Home Theatre

There have been renovations of our once-dark playroom, such as carpeting it or installing a skylight. This time, however, we take advantage of the fact that it can be quite dark, by installing a Home Theatre.

For some time Kay and I have found it difficult to read the credits on letterboxed films on our old 23" TV (not to mention PAL stuff on a 15" TV). About three weeks ago, we started looking at alternatives.

We eventually abandoned tube systems, as none function properly when greater than 32", all work best on 4:3 instead of 16:9 media, and even the 32" ones are less than ideal, mainly requiring three people to manoeuvre them.

The back-projection type, even those with a DLP engine, have disappointing polar properties... you can adjust brightness by raising or lowering your head, for instance. The worst ones are brighter directly at eye level than at lower or higher points on the screen! Also, getting a model that can handle PAL as well as NTSC would not be simple. As a final insult, these things sell for US$2-6k!

The plasma type are nice, but still outrageously expensive. They start at about US$3k5 and go over $6k.

In the end, we settled for a full projection system using an InFocus X2 projector, and a Klipsch DMX 5.1 surround sound system. The X2 has a TI DLP engine, and is capable of 1600 lumens, meaning that it is quite bright enough to be watched in day time, though with reduced contrast. Projecting an image with a diagonal size of about 84", the whole setup cost US$1250 plus cables and brackets.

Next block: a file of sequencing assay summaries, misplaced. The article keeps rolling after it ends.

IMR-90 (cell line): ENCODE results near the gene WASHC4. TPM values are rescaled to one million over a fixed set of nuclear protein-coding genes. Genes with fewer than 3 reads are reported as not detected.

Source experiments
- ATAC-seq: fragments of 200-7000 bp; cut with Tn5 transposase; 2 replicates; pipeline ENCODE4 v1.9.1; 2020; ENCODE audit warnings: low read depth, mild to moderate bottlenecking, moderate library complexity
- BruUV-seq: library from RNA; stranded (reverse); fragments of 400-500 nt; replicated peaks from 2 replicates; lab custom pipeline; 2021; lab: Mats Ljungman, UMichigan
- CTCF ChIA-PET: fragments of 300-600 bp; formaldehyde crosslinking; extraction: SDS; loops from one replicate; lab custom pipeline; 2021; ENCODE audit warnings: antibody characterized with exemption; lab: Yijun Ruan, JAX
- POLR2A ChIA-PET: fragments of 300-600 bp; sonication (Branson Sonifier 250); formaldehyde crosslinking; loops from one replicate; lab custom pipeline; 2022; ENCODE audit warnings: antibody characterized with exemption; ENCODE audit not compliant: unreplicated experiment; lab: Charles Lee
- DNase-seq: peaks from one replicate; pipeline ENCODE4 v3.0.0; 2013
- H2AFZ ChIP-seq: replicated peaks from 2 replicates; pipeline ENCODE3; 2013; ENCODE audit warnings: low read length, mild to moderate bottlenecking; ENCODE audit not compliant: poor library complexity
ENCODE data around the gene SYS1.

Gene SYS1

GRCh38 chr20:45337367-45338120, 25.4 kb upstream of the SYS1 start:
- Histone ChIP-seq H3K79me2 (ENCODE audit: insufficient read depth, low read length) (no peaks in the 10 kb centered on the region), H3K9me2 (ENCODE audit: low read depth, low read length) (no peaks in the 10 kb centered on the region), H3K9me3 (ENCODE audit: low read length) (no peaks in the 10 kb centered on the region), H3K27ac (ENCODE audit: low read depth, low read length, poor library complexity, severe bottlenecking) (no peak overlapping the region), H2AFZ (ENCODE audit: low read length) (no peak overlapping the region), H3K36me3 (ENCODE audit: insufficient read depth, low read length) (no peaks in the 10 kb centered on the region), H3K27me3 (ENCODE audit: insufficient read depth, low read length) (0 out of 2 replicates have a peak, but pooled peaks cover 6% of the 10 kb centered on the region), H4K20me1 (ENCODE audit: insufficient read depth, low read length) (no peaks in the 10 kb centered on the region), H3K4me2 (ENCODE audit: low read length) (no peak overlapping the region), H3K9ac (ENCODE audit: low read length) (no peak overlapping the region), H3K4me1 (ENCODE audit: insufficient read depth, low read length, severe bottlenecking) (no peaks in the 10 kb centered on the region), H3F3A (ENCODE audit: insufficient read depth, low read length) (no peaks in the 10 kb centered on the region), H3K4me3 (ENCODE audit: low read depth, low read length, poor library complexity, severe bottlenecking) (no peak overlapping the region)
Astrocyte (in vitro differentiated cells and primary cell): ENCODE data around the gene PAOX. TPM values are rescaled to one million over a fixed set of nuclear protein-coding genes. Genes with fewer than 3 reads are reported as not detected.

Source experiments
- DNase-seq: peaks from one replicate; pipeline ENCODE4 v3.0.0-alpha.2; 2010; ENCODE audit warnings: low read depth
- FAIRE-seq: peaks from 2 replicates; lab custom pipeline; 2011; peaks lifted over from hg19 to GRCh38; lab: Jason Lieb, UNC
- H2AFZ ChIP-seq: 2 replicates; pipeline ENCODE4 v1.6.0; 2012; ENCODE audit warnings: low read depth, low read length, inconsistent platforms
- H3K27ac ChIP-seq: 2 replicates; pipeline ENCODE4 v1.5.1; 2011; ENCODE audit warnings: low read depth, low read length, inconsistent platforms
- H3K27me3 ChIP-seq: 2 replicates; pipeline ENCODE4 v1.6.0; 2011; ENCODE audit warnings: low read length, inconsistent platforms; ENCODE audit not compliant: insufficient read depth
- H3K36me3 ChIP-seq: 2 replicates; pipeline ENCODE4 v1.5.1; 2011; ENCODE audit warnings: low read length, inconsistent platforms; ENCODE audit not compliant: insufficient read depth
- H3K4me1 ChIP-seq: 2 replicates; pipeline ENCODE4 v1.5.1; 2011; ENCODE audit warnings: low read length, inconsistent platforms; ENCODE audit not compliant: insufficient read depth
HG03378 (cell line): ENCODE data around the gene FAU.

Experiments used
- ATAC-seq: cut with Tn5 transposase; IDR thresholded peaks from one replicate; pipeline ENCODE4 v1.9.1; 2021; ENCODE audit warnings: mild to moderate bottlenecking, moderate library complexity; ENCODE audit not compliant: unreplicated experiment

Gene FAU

Here you can see Kay during one of the setup tests (excuse the mess), the picture being a one-second exposure, using the corridor light. The X2 is ceiling-mounted, and you can make out a test (on credits) on the screen (which at this stage is just recently-painted wall), and a dash of light hitting the ceiling just above where the X2 is mounted. You may be able to see the X2, directly above Kay's head in this picture.

The greatest drawback so far is that films are so engrossing that we stay up past midnight several times a week. In fact, Kay has yet to get around to removing the wallpaper from the second half of the room. Hopefully this preoccupation will wear off. In the long run the cost of projection globes is the greatest drawback... they have a typical life of 3000 hours and cost $300, so it costs you 10c/hour to watch. In the mean time it is absolutely super fun!